City Council President Michelle Mosby, one of two declared candidates in the city's 2016 mayoral election, kicked off a three-day symposium at a cafe tucked beneath the stairs at the Library of Virginia.
News in late December that council President Michelle Mosby would host a three-day “mayoral symposium” this week was received with some confusion: How was she paying for this? Was it a campaign event? What, exactly, was the point?
Mosby, one of two declared candidates in the 2016 mayoral election, was largely mum on the symposium after it was announced, and spent much of her first week back from the holidays fielding questions about an offensive comment she was said to have made during a closed council meeting.
A chance for answers came Monday morning, at the symposium’s first publicly scheduled event, a round-table discussion organizers named “collaboration, collegiality and reflections.” The meeting was held at the café tucked beneath a staircase in the Library of Virginia.
In attendance were Mosby, her council liaison Uzziah Harris, and an employee of HarryCo. LLC, the private firm that organized and financed the symposium. Two of the five current or former mayors included in a media kit for the event were also present: Tyrus Byrd of Parma, Missouri and Shirley Gibson of Miami Gardens, Florida.
Mosby sat with her purse in her lap for the duration of the event, as if anticipating the end of the meeting from the start. What was advertised as a grandiose engagement amounted to a simple chat over coffee.
Byrd and Gibson shared their personal experiences on the job in their respective cities during the hour-and-a-half-long meeting. Gibson stressed the importance of persuading people to take ownership of their city. She said small steps, something as simple as a citywide cleanup, were instrumental in doing so during her stint in Miami Gardens, Florida. Equally as important, she said, was “building coalitions” that prioritized citywide goals set by the administration.
“As a coming mayor,” Gibson said to Mosby, “that’s the challenge – getting council to make decisions that will make the whole city better, not just part of it.”
No members of the public attended. Neither did Toni Harp, mayor of New Haven, Connecticut, Mamie Locke, a former mayor of Hampton, Virginia who now serves in the General Assembly, and Sharon Pratt-Kelly, a former mayor of Washington D.C., all of whom were listed on the symposium’s schedule as “honorees” invited to participate.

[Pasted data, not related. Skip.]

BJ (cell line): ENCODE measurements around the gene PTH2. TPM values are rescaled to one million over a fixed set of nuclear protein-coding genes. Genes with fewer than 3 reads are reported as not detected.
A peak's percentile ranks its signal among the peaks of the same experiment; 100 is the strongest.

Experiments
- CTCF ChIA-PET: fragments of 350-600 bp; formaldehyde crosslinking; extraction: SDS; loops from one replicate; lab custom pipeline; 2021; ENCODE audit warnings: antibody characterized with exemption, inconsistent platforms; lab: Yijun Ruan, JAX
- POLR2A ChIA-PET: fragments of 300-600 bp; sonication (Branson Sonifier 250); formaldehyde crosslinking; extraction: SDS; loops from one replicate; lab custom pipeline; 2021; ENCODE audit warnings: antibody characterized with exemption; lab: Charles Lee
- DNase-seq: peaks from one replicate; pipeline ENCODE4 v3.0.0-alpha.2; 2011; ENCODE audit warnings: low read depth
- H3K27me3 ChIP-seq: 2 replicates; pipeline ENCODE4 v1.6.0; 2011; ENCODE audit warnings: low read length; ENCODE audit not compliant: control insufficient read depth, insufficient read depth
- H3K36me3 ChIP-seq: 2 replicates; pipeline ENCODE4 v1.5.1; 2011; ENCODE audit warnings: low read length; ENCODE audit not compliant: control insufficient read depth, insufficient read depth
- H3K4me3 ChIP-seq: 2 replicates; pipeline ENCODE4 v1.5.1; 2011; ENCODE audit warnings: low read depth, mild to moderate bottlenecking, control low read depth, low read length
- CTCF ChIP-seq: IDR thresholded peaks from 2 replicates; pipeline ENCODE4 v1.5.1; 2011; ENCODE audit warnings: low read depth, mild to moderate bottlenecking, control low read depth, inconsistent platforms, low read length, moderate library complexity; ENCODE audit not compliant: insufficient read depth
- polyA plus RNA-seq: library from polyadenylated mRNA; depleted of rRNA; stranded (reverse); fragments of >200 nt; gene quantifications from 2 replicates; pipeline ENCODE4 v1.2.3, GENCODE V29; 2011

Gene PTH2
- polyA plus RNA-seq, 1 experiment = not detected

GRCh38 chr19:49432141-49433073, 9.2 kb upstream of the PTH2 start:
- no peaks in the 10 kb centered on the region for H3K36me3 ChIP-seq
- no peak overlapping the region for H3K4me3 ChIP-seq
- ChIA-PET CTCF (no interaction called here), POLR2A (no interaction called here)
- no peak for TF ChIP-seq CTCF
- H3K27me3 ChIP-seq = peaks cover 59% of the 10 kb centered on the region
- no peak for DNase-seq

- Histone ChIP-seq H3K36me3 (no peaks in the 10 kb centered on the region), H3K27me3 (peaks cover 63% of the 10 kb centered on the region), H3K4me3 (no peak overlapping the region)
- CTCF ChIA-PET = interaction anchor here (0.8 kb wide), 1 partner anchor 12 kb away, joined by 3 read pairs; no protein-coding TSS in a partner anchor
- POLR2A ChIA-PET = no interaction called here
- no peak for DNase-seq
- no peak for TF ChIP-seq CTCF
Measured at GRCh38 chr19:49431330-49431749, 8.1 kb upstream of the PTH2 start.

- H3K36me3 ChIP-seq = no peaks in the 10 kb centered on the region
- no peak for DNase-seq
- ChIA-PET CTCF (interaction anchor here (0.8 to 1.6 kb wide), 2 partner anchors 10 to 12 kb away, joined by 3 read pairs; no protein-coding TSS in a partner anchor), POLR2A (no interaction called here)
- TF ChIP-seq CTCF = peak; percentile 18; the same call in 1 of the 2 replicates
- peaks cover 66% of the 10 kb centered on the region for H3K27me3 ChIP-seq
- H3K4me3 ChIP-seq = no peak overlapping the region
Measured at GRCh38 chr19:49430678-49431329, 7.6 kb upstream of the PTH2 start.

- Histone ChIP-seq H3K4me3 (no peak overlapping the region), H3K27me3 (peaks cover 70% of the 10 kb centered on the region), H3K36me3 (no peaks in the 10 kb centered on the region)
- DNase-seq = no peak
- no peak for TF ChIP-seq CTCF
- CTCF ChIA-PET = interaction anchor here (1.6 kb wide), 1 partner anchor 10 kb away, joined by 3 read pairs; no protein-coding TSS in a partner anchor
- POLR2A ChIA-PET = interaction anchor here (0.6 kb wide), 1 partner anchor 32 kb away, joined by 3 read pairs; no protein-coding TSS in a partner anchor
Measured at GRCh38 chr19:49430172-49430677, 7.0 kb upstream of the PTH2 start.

The symposium's agenda included various tours, meals and meetings, as well as a panel discussion called “African-American Female Governance – Leadership Transformation: Breakthroughs, Successes and Powerful Impacts Avenues for Effective Governance of a Mid-sized, Diverse City.”
Harry Watkins, founder of HarryCo. LLC, said in an interview last week that he planned the symposium in order to honor African-American women who had served as mayors. He said he had approached others in Richmond about taking part in the symposium, but Mosby was the only one who agreed to participate.
“I certainly am encouraged that Michelle Mosby has played a role in helping us welcome these ladies to the city,” Watkins said. He said he was glad Mosby wanted to hear from the invited guests, but also, "I want the city to hear from [Mosby], too.”
Mosby did not return multiple requests for comment last week to discuss her involvement in the symposium. She mostly listened during the Monday meeting, occasionally asking questions. Afterwards, she said she thought it went well.
“It just confirms some of the things that I already believe in reference to a mayor making sure they bring in the community,” she said. “We have a big role in that.”
The Richmond Times-Dispatch raised the question of whether Mosby’s affiliation with the event may violate the state’s campaign finance rules (she hadn’t filed the proper paperwork yet with the State Board of Elections).
Mosby said Monday she did not see her involvement as problematic because the symposium was not a campaign event, but regardless, she said she since has filed the correct paperwork.
Watkins said that he does not work for Mosby’s mayoral campaign, but does support her bid for the office. “I think that Michelle Mosby is going to be a wonderful mayor,” he said.
Asked about the cost of the event, Watkins said he was paying for the flights, hotel accommodations and meals for those who attended, but was unsure of the total dollar figure.